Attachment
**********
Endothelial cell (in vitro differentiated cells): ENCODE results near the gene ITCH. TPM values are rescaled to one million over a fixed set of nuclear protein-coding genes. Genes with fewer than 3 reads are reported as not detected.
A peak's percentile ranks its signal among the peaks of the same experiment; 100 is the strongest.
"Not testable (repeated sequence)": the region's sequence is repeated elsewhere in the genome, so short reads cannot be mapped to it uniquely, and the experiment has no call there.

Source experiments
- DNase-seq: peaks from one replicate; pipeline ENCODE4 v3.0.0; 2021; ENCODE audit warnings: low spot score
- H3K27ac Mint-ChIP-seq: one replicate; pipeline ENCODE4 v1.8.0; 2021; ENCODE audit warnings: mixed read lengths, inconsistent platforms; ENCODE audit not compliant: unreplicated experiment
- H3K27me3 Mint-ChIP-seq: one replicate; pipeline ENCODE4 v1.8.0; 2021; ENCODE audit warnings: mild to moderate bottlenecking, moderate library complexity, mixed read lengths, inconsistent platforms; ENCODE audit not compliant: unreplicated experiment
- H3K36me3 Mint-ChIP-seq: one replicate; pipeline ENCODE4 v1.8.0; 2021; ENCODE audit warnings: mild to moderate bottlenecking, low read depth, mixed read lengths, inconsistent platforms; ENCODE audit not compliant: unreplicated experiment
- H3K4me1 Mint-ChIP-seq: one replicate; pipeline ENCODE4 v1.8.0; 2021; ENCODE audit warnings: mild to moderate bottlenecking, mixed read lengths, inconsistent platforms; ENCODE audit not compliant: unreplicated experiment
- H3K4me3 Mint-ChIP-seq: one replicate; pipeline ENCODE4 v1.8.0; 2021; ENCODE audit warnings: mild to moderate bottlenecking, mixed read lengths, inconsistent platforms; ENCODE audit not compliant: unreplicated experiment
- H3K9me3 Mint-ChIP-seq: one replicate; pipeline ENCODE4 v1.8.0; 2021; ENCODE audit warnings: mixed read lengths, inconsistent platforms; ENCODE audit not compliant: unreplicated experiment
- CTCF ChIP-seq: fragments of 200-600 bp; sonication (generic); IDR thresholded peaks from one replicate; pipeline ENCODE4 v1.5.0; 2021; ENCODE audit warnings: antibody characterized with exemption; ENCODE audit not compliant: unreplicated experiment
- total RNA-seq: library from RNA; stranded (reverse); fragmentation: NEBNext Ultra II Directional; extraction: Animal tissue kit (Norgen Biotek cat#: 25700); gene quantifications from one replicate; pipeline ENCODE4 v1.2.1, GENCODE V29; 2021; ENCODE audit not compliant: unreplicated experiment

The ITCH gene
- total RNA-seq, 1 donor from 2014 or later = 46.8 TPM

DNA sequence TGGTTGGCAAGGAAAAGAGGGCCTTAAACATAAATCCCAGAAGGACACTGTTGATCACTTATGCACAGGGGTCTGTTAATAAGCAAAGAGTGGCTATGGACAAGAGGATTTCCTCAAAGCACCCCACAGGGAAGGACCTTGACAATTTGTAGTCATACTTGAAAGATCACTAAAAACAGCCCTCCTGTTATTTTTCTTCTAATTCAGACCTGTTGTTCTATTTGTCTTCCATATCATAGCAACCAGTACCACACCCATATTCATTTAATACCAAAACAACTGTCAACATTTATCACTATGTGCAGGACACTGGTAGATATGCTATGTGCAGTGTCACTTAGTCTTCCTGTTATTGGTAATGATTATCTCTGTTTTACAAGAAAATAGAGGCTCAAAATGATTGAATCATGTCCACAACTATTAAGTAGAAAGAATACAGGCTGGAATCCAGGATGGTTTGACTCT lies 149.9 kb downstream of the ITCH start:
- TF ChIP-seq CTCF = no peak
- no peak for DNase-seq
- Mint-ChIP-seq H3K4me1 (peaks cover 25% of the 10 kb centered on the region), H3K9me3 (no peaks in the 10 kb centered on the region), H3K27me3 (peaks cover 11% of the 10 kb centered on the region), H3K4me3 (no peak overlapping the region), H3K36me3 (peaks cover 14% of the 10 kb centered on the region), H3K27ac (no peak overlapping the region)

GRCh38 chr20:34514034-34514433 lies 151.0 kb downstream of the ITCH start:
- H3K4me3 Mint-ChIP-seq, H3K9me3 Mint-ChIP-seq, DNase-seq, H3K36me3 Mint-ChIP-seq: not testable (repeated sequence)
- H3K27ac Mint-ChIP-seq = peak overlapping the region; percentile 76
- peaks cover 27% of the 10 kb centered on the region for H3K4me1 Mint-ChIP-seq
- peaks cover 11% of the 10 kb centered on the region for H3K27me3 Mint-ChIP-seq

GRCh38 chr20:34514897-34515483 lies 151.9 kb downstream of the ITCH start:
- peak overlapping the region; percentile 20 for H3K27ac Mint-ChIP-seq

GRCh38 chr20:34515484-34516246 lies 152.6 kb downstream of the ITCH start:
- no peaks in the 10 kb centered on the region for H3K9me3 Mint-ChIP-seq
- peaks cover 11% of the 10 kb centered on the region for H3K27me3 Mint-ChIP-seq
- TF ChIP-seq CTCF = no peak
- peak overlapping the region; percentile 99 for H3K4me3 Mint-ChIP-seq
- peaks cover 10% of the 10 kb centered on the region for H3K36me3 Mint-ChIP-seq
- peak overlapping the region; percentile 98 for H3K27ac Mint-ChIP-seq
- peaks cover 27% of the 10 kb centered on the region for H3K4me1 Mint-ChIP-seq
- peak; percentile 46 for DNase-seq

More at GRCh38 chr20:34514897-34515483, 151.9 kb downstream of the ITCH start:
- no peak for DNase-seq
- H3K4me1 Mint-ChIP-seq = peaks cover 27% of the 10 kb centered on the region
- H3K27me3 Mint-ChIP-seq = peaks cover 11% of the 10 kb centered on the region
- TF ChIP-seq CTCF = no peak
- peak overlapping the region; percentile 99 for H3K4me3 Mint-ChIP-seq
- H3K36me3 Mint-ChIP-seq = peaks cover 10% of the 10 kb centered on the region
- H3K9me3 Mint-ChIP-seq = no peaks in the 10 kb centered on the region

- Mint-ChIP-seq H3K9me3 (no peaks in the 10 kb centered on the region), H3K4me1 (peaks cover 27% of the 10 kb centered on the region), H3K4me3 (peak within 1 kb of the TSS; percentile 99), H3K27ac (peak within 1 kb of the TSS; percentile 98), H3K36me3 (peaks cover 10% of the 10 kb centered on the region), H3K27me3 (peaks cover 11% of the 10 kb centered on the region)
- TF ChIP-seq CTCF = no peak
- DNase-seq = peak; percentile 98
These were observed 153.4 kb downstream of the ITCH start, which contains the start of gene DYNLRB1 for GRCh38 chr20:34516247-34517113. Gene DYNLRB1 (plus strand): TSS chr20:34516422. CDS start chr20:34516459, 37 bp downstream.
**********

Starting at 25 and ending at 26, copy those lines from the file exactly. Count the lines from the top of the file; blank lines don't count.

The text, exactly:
GRCh38 chr20:34514897-34515483 lies 151.9 kb downstream of the ITCH start:
- peak overlapping the region; percentile 20 for H3K27ac Mint-ChIP-seq